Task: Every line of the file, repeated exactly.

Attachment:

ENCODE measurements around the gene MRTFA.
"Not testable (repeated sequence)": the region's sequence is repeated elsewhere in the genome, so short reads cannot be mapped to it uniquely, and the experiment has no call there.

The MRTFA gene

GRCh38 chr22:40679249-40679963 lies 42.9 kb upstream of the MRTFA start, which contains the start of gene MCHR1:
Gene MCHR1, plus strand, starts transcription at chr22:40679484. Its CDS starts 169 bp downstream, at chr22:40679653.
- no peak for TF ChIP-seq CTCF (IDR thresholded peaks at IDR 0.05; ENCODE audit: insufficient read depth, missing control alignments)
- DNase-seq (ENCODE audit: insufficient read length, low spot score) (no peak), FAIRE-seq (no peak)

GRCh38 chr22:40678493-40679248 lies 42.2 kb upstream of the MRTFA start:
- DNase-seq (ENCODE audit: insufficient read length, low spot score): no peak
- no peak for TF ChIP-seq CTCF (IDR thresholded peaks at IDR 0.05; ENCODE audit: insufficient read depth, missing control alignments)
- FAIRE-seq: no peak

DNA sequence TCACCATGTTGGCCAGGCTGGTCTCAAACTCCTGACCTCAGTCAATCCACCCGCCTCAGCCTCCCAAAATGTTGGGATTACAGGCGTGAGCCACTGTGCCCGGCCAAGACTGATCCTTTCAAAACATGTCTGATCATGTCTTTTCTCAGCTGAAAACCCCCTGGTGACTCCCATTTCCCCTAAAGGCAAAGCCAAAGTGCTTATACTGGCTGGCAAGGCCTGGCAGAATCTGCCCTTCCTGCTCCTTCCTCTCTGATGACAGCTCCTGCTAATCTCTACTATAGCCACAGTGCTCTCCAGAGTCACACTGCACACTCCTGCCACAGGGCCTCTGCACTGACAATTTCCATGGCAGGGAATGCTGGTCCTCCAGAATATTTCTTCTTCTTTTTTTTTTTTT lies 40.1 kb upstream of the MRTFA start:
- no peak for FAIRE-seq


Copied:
ENCODE measurements around the gene MRTFA.
"Not testable (repeated sequence)": the region's sequence is repeated elsewhere in the genome, so short reads cannot be mapped to it uniquely, and the experiment has no call there.

The MRTFA gene

GRCh38 chr22:40679249-40679963 lies 42.9 kb upstream of the MRTFA start, which contains the start of gene MCHR1:
Gene MCHR1, plus strand, starts transcription at chr22:40679484. Its CDS starts 169 bp downstream, at chr22:40679653.
- no peak for TF ChIP-seq CTCF (IDR thresholded peaks at IDR 0.05; ENCODE audit: insufficient read depth, missing control alignments)
- DNase-seq (ENCODE audit: insufficient read length, low spot score) (no peak), FAIRE-seq (no peak)

GRCh38 chr22:40678493-40679248 lies 42.2 kb upstream of the MRTFA start:
- DNase-seq (ENCODE audit: insufficient read length, low spot score): no peak
- no peak for TF ChIP-seq CTCF (IDR thresholded peaks at IDR 0.05; ENCODE audit: insufficient read depth, missing control alignments)
- FAIRE-seq: no peak

DNA sequence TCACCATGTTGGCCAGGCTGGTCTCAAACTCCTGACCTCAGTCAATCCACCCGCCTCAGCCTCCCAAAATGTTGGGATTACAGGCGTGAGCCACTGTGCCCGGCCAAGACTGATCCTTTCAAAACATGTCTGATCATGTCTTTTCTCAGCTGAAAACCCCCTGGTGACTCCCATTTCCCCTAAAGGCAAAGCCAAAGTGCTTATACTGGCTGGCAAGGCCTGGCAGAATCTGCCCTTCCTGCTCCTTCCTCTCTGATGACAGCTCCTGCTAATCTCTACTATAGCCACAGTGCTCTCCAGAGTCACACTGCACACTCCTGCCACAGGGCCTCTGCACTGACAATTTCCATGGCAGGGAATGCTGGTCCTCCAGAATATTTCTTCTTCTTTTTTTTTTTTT lies 40.1 kb upstream of the MRTFA start:
- no peak for FAIRE-seq